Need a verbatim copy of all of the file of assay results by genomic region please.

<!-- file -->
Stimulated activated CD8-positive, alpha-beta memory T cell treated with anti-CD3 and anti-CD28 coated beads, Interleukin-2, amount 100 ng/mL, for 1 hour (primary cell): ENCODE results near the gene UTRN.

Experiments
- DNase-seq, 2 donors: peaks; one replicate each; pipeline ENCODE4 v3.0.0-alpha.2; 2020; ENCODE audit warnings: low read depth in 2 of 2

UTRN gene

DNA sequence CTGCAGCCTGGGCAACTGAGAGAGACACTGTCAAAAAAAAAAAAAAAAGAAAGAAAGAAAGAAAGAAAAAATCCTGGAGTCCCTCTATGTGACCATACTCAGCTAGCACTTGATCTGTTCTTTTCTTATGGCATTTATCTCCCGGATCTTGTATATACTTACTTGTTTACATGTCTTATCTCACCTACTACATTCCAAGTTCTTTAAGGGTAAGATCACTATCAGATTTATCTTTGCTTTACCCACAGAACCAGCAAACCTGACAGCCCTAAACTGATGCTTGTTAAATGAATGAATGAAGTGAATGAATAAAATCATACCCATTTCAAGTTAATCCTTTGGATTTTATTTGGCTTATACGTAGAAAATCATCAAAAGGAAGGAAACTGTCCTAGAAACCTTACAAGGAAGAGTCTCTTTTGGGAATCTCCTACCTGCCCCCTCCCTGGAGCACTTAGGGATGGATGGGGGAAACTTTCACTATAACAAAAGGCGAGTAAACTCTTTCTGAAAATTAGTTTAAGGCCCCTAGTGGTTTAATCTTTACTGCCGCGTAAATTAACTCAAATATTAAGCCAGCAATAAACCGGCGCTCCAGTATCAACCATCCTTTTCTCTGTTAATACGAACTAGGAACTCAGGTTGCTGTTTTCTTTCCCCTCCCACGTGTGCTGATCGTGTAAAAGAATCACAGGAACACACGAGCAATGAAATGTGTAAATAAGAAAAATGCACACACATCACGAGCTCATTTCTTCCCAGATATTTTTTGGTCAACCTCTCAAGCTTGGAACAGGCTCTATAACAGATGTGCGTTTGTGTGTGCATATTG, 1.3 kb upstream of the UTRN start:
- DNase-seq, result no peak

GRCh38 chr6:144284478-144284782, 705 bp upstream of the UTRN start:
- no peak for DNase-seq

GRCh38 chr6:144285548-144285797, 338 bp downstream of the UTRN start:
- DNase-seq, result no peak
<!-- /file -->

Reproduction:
Stimulated activated CD8-positive, alpha-beta memory T cell treated with anti-CD3 and anti-CD28 coated beads, Interleukin-2, amount 100 ng/mL, for 1 hour (primary cell): ENCODE results near the gene UTRN.

Experiments
- DNase-seq, 2 donors: peaks; one replicate each; pipeline ENCODE4 v3.0.0-alpha.2; 2020; ENCODE audit warnings: low read depth in 2 of 2

UTRN gene

DNA sequence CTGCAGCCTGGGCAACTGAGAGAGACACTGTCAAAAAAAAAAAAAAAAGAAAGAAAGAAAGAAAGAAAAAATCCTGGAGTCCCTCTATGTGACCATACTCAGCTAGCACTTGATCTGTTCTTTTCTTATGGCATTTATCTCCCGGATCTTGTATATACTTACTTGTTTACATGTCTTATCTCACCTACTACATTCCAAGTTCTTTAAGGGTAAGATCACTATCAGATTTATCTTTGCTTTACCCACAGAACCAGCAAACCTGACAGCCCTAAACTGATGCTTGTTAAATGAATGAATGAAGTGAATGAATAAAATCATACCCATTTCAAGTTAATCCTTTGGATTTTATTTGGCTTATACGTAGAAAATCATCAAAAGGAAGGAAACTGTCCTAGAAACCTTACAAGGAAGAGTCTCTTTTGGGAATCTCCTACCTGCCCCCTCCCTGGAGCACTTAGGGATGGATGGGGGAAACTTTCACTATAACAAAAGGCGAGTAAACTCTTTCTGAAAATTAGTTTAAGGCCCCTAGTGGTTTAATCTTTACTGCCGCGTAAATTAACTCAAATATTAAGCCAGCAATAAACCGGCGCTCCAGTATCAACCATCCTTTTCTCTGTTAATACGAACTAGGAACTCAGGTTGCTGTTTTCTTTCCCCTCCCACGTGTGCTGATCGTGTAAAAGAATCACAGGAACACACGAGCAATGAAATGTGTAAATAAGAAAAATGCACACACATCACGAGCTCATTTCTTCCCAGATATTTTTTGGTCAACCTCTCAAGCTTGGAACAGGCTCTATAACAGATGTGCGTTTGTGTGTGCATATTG, 1.3 kb upstream of the UTRN start:
- DNase-seq, result no peak

GRCh38 chr6:144284478-144284782, 705 bp upstream of the UTRN start:
- no peak for DNase-seq

GRCh38 chr6:144285548-144285797, 338 bp downstream of the UTRN start:
- DNase-seq, result no peak